Saddened to learn of recent extra judicial killings of innocent Sindhis in Pakistan My heart goes out to the families of the killed & missing
See more » https://twitter.com/BradSherman/status/539915149235458048
Saddened to learn of recent extra judicial killings of innocent Sindhis in Pakistan My heart goes out to the families of the killed & missing
See more » https://twitter.com/BradSherman/status/539915149235458048
Congressman Brad Sherman discusses options for dealing with ISIS with host Jose Diaz-Balart on MSNBC
Sindhis appreciate the efforts of Congressman Brad Sherman for Sindh and Sindhis. He raised issues about Sindhi Hindus, Education and recent Thar famine in Sindh during the foreign affairs Committee Hearing. Congressman Brad Sherman is the founder of Congressional Sindh Caucus.
Aid cut to Pakistan won’t be in US interest: Kerry
During the hearing Congressman Brad Sherman urged the Secretary of State for broadcasting the service of the Voice of America in Sindhi language.
“There’s probably no more important country than Pakistan and nothing more important than our public outreach to the Pakistani people, yet we’re broadcasting only in Urdu. This committee voted overwhelmingly that we should spend a million and a half dollars broadcasting in the Sindhi language,” he said.
Continue reading Congressman Brad Sherman urged the Secretary of State that U.S. should spend a million and a half dollars broadcasting the service of the Voice of America in Sindhi language
Washington: Hon. Congressman Brad Sherman continues to advocate on behalf of Sindhis across the world. At House Committee on Foreign Affairs Hearing, Congressman Sherman spoke with Secretary John Kerry about the need for a Sindhi Voice of America program. You can hear his remarks here starting at the 0:26 mark. SAPAC is immensely grateful for Congressman Sherman’s dedication to the Sindhi people.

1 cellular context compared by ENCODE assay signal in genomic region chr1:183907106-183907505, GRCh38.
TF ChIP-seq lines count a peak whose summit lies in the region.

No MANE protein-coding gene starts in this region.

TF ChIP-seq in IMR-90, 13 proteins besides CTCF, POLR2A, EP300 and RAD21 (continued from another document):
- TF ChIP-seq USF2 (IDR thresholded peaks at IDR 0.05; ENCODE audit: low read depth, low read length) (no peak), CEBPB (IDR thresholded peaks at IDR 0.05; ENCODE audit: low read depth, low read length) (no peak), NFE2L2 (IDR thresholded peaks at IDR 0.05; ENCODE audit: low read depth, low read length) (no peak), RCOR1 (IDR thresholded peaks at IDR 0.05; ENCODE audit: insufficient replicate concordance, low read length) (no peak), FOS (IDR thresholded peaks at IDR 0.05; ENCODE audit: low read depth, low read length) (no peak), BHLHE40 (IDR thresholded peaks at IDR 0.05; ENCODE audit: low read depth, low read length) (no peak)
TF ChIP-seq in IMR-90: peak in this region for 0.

Courtesy: Sindhi e-lists/ e-groups, April 18, 2013.
A handful of US congressmen support creating an independent Balochistan, carved out of mostly Pakistani land.
By: Eddie Walsh
Some US congressmen support Baloch nationalists in Pakistan and Afghanistan
Washington, DC – Over the last few months, a small faction of congressmen, minority Afghan groups, Baloch nationalists, and their supporters have laid out the framework for an alternative US policy approach for Southwest Asia.
This alternative policy centres on backing remnants of the Northern Alliance and Baloch insurgents, who seek to carve out semi-autonomous territories or independent states from Afghanistan, Pakistan, and Iran.
While supporters of this new approach are motivated by a variety of interests, they appear unified in their rejection of what they see as three cornerstones of the Obama administration’s current regional policy approach: 1) Normalising relations with Pakistan’s government and military; 2) Incorporating the Taliban into the current Afghan political system; 3) Overly accommodating an emerging Iran.
In one broad stroke, this new approach would attempt to advance US national interests by redrawing the political borders of Southwest Asia – contrary to the the sovereignty and territorial integrity of three existing states.
While its advocates clearly do not yet have broad support for their initiative, the campaign for an alternative Southwest Asian policy approach is maturing and garnering increased attention in Congress and beyond, especially as a result of three recent high-profile events: a Balochistan National Front strategy session in Berlin, a US congressional hearing on Balochistan, and the introduction of a Baloch self-determination bill before the US Congress.
Regardless of whether you agree or disagree, it’s nevertheless critical to understand how this alternative policy approach framework has evolved over the past few months.
The ‘Berlin Mandate’ as a loose framework
Continue reading Should the US support an independent Balochistan? – Aljazeera
Washington, D.C: [press release] The Sindhi American Political Action Committee applauds the efforts of Honorable Congressman Brad Sherman for Sindh and Sindhis. The Hearing at Capitol Hill on ” The State Department’s center for strategies counter terrorism communications: Mission, operations and Impact” on August 2nd, 2012.